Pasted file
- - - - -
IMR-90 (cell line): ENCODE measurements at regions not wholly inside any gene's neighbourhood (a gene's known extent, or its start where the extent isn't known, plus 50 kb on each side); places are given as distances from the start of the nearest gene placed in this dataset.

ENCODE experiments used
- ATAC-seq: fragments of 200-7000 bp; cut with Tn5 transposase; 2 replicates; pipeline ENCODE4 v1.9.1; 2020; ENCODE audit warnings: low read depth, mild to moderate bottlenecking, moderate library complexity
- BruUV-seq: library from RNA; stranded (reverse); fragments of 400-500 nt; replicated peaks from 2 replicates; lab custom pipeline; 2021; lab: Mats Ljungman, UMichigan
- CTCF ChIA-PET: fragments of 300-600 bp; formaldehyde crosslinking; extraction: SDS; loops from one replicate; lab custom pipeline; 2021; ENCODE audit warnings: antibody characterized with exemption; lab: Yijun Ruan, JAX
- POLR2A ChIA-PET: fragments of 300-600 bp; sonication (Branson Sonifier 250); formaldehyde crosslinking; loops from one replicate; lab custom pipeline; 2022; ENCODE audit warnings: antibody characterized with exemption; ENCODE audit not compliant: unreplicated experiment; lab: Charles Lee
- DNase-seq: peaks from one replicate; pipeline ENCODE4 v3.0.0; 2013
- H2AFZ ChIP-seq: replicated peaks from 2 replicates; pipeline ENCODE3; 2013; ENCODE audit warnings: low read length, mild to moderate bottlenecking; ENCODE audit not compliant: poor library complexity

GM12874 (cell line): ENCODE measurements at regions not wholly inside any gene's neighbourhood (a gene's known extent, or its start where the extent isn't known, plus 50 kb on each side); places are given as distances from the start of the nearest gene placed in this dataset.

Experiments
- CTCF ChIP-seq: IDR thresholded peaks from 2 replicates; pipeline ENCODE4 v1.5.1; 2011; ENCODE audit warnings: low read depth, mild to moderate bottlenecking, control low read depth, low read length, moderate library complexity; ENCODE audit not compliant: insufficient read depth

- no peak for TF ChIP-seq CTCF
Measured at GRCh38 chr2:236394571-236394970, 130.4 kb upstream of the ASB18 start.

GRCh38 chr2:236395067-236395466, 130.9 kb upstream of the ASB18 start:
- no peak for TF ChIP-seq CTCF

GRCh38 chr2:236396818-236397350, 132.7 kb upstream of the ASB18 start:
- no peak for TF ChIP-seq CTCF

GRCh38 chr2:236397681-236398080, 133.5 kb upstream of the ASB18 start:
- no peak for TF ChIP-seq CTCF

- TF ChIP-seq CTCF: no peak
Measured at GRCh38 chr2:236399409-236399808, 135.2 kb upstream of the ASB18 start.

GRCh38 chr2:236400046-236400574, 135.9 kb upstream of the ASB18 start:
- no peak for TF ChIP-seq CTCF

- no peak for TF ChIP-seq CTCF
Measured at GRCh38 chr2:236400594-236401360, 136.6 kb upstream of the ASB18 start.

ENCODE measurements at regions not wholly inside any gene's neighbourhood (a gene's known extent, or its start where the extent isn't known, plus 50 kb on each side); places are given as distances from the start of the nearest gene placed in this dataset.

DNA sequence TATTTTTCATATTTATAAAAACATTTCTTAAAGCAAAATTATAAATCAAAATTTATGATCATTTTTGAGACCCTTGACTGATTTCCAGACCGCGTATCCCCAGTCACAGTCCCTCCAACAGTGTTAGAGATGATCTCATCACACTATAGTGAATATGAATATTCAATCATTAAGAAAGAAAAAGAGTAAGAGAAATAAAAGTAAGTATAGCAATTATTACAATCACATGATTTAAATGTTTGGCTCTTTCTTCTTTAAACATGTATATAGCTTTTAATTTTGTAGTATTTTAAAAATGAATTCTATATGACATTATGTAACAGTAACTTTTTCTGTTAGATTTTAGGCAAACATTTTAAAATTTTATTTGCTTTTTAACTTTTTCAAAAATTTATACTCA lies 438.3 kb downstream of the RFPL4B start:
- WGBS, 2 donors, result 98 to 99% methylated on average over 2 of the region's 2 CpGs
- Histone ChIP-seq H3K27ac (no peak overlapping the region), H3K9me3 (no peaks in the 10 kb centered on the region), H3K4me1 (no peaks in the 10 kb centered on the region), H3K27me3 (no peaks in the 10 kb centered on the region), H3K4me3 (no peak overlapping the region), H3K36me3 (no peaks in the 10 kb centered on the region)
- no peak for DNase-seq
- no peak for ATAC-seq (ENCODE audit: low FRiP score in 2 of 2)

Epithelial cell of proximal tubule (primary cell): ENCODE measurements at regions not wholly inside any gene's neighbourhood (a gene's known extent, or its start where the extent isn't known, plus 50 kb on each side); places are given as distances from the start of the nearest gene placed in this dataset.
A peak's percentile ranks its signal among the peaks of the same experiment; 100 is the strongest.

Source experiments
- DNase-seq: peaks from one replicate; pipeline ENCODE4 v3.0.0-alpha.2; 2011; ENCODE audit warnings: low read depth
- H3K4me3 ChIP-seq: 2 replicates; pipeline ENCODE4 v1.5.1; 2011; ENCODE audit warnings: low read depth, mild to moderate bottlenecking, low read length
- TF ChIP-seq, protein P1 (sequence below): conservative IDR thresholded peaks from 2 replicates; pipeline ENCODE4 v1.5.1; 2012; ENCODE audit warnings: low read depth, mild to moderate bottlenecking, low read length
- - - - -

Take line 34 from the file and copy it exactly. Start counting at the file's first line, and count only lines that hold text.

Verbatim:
Source experiments